In most cases, the temptation would be to blame the media (in most cases, that temptation would be correct). But every so often, politicians just hand the media a story on a platter. This is one of those occasions.

When you look at the truly great presidential scandals of the last 50 years or so, the ones that really WENT somewhere, you're looking at instances where the media was led down rabbit trails full of suspicious looking stuff. Watergate wouldn't have become Watergate if Woodward and Bernstein weren't blocked at every track by the White House. The Lewinsky affair might have died down if Bill Clinton had just initially told the press that he HAD, indeed, had sex with that woman.

And look outside of the political realm. How much disgrace has been heaped upon Barry Bonds and Mark McGwire? I don't mean to say that their alleged drug use would have been laughed away, but America appreciates honesty more than trying to cover your tracks. And think of all of the celebrity scandals that could have been averted by simply telling the truth from the outset.

The Cheney thing BECAME a story because the Bush administration acted like it had something to hide. No matter how innocent the story is, if you sock your guy away, try to blame the other guy, fail to report the issue for some amount of time and switch up your story several times, you're going to look like you've got something to hide.

I really, really, really highly doubt Cheney has anything to hide. Had he just come clean initially, had he gotten on TV and said, "I shot that man accidentally, and my thoughts and prayers are with him. I feel terribly about this," he would've escaped the worst of this non-story story. He would have been mocked on late night television, of course, but who isn't nowadays?

When you are the subject of a story, what is said about you (after the initial story breaks) can still be controlled by you to a very real degree. Americans want to feel you're telling the truth. Clinton figured that out, and that's why his poll numbers rebounded (you may feel he was still lying, but the majority of Americans didn't at the time). Nixon could never wrap his head around that.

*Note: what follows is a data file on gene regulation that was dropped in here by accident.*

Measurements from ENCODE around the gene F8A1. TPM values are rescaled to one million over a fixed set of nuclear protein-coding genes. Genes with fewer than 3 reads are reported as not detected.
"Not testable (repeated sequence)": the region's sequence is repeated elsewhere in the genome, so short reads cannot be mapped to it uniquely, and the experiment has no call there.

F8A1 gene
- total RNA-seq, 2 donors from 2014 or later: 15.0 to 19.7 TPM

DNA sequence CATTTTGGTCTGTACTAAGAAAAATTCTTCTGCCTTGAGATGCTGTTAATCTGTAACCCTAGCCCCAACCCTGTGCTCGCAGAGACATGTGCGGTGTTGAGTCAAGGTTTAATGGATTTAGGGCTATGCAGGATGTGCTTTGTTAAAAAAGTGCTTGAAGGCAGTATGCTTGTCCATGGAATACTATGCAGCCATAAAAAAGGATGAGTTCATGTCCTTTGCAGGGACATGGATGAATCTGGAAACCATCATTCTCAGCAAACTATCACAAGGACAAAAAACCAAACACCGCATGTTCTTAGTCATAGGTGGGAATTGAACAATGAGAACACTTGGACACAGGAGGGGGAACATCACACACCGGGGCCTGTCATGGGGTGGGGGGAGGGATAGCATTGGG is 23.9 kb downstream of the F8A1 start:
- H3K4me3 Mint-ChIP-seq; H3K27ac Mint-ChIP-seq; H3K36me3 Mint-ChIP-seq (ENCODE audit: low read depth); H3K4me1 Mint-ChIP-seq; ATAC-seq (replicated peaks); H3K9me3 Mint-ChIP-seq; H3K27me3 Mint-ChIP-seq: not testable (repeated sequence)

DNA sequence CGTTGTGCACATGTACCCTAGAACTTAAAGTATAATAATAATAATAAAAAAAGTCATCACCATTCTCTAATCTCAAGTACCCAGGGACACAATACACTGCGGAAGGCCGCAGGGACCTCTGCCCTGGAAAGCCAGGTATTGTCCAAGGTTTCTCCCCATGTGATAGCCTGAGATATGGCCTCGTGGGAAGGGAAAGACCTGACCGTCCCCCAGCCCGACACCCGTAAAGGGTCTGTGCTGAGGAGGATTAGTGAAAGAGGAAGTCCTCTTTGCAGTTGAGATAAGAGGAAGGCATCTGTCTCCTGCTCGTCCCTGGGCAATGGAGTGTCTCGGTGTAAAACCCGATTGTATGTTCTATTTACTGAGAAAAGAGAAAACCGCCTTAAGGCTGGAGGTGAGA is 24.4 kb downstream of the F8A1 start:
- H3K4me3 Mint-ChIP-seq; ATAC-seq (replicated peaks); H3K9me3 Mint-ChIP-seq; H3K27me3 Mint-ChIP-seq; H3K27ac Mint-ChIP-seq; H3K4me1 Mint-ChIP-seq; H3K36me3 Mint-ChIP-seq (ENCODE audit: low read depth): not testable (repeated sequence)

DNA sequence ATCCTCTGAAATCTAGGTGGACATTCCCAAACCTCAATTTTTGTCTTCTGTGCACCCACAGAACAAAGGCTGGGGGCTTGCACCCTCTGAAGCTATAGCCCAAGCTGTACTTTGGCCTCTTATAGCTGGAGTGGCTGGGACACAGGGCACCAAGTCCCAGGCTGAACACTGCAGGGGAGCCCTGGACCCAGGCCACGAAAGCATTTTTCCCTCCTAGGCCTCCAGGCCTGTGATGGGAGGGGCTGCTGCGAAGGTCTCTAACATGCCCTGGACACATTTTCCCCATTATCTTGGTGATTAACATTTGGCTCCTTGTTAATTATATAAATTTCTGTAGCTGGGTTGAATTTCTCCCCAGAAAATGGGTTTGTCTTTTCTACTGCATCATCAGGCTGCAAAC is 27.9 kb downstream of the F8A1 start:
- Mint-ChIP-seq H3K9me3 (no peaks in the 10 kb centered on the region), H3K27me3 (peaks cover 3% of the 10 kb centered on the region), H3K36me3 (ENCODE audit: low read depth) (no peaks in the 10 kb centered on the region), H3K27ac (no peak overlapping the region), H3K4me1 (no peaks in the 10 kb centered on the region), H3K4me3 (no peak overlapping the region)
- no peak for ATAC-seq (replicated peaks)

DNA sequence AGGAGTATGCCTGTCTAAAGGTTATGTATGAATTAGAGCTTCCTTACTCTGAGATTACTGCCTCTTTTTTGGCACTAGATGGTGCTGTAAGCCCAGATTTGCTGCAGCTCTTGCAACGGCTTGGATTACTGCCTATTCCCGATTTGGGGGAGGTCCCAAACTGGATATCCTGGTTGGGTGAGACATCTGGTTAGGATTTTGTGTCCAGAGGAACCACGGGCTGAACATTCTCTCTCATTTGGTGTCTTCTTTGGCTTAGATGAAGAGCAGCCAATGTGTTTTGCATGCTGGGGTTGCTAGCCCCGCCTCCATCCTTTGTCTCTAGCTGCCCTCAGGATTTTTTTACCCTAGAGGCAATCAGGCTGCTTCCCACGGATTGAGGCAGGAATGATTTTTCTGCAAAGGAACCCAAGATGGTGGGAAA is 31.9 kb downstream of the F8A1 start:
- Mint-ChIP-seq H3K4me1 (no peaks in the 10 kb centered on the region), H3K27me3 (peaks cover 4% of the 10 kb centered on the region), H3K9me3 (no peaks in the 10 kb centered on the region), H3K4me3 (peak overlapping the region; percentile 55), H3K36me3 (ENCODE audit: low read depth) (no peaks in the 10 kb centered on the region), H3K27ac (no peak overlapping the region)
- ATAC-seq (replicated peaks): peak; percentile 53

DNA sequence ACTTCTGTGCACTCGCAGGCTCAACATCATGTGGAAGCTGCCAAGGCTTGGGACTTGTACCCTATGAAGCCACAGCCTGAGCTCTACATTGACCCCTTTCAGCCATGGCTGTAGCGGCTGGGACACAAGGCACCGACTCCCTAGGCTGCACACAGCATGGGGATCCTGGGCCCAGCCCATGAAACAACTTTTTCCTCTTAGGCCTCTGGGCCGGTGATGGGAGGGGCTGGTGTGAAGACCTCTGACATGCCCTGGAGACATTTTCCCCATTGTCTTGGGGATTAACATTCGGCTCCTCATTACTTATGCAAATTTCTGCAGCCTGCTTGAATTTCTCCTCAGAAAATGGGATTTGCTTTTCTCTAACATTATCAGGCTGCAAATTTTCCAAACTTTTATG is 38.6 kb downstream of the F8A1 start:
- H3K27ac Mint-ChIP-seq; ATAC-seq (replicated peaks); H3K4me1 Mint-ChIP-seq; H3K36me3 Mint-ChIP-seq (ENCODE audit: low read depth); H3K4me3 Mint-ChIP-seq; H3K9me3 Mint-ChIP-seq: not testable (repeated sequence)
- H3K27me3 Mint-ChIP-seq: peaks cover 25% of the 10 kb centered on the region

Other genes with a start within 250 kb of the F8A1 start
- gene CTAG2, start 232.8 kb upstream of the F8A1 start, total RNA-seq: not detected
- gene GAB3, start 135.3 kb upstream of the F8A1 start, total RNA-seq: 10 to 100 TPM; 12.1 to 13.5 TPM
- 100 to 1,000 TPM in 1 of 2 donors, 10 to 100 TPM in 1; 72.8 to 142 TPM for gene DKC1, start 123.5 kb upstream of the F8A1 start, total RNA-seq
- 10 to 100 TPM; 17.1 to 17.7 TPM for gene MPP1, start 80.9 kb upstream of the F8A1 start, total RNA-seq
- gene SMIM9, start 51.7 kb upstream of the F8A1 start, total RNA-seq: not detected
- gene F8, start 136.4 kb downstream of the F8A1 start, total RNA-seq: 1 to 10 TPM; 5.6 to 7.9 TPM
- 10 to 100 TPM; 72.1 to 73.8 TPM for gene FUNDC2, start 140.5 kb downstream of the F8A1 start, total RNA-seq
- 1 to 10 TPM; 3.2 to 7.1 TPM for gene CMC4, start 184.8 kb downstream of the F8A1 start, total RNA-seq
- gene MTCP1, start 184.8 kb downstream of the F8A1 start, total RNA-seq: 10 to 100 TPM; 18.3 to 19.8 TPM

So there you go. If you ever accidentally shoot a major donor to your political party, just come clean. I know you want to look perfect, but save yourself the grief.

ETA: I just saw the Cheney interview that happened today. It was well done and adequately explains away most questions. I would not be surprised if the story died down now. However, since it's really out of the White House's control now, I would not be surprised if it kept going either.

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Monday, February 13, 2006

Are House and Scrubs the same show?

Much has been made of House's superficial resemblences to Sherlock Holmes, but no one to my knowledge has pointed out that House and Scrubs are very, very similar, just told from different points of view.

To wit. . .

Dr. House = Dr. Cox
Chase = J.D.
Foreman = Turk
Cameron = Elliot (though I had trouble remembering Cameron's name. . .preferring to think of her as "the hot girl from House")
Wilson = Carla
Cuddy = Kelso

Obviously, House doesn't have an evil janitor character, but the similarities between Hugh Laurie's character and John C. McGinley's are becoming more and more apparent to me with every week.

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The latest time-slot firestorm

And I can be relevant too!

In this world we call TeeVee, time slots are everything. A bad time slot consigns you to wither away and die. A good time slot means you can survive longer than you probably should have. Unfortunately, with six networks out there (okay. . .only five soon), time slots are getting more and more crowded. As a matter of fact, all of the good shows are being forced to go up against each other while there are many slots where there's literally NOTHING ON.

The case in point from earlier this season was Thursdays at 8 p.m. EST/PST. However, that fight is over now. Survivor and Smallville won (with Dancing with the Stars coming on strong in the latter part of the season). So we now return our attentions to Tuesdays at 9 p.m. EST/PST.

Astute people who have talked to me in the past will know that Tuesdays at 9 have been a problem for some time now.

Why, just last season, we had. . .

CBS: The Amazing Race
Fox: House
NBC: Scrubs
UPN: Veronica Mars

all mucking up this time slot. NOT TO MENTION One Tree Hill, which commanded a loyal audience for some reason. And According to Jim which. . .well, we'd best not speak of that.

This season, the slot was slightly LESS crowded with. . .

ABC: Commander-in-Chief
CBS: The Amazing Race
Fox: House
NBC: My Name Is Earl/The Office
UPN: Sex, Love & Secrets
The WB: Supernatural